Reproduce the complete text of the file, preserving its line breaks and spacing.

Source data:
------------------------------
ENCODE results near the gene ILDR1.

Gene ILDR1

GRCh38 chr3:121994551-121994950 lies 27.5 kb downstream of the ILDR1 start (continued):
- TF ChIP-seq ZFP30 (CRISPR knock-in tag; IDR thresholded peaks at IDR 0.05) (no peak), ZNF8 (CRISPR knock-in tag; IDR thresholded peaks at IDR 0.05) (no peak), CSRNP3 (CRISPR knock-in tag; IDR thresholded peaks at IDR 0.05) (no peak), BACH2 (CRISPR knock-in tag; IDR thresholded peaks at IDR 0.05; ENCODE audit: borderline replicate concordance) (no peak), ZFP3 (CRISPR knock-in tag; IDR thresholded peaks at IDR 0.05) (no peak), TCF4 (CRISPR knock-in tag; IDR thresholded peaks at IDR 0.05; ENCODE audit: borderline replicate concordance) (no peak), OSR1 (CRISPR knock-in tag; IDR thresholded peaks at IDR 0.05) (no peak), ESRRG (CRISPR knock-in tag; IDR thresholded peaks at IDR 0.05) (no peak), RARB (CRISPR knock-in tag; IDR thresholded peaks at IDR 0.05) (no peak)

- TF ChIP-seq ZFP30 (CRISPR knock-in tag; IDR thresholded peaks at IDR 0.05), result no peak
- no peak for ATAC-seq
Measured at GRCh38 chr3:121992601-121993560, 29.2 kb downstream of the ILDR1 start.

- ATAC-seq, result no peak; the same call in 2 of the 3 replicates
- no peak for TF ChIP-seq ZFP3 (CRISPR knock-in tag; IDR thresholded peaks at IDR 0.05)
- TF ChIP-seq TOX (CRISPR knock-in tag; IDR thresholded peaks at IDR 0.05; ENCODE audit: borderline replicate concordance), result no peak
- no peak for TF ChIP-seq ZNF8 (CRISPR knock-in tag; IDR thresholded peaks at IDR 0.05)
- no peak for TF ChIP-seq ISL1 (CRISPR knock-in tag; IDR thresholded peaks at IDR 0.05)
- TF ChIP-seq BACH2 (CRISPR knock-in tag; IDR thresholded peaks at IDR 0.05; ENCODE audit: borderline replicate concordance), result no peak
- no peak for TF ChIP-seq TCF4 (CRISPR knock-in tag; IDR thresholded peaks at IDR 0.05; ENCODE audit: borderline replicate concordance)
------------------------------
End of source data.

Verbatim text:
ENCODE results near the gene ILDR1.

Gene ILDR1

GRCh38 chr3:121994551-121994950 lies 27.5 kb downstream of the ILDR1 start (continued):
- TF ChIP-seq ZFP30 (CRISPR knock-in tag; IDR thresholded peaks at IDR 0.05) (no peak), ZNF8 (CRISPR knock-in tag; IDR thresholded peaks at IDR 0.05) (no peak), CSRNP3 (CRISPR knock-in tag; IDR thresholded peaks at IDR 0.05) (no peak), BACH2 (CRISPR knock-in tag; IDR thresholded peaks at IDR 0.05; ENCODE audit: borderline replicate concordance) (no peak), ZFP3 (CRISPR knock-in tag; IDR thresholded peaks at IDR 0.05) (no peak), TCF4 (CRISPR knock-in tag; IDR thresholded peaks at IDR 0.05; ENCODE audit: borderline replicate concordance) (no peak), OSR1 (CRISPR knock-in tag; IDR thresholded peaks at IDR 0.05) (no peak), ESRRG (CRISPR knock-in tag; IDR thresholded peaks at IDR 0.05) (no peak), RARB (CRISPR knock-in tag; IDR thresholded peaks at IDR 0.05) (no peak)

- TF ChIP-seq ZFP30 (CRISPR knock-in tag; IDR thresholded peaks at IDR 0.05), result no peak
- no peak for ATAC-seq
Measured at GRCh38 chr3:121992601-121993560, 29.2 kb downstream of the ILDR1 start.

- ATAC-seq, result no peak; the same call in 2 of the 3 replicates
- no peak for TF ChIP-seq ZFP3 (CRISPR knock-in tag; IDR thresholded peaks at IDR 0.05)
- TF ChIP-seq TOX (CRISPR knock-in tag; IDR thresholded peaks at IDR 0.05; ENCODE audit: borderline replicate concordance), result no peak
- no peak for TF ChIP-seq ZNF8 (CRISPR knock-in tag; IDR thresholded peaks at IDR 0.05)
- no peak for TF ChIP-seq ISL1 (CRISPR knock-in tag; IDR thresholded peaks at IDR 0.05)
- TF ChIP-seq BACH2 (CRISPR knock-in tag; IDR thresholded peaks at IDR 0.05; ENCODE audit: borderline replicate concordance), result no peak
- no peak for TF ChIP-seq TCF4 (CRISPR knock-in tag; IDR thresholded peaks at IDR 0.05; ENCODE audit: borderline replicate concordance)